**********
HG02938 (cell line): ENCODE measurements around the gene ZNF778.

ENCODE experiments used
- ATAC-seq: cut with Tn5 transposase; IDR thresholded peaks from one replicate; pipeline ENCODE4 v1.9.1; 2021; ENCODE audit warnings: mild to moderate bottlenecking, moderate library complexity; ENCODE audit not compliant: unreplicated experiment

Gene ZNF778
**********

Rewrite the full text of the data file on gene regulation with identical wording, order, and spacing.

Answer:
HG02938 (cell line): ENCODE measurements around the gene ZNF778.

ENCODE experiments used
- ATAC-seq: cut with Tn5 transposase; IDR thresholded peaks from one replicate; pipeline ENCODE4 v1.9.1; 2021; ENCODE audit warnings: mild to moderate bottlenecking, moderate library complexity; ENCODE audit not compliant: unreplicated experiment

Gene ZNF778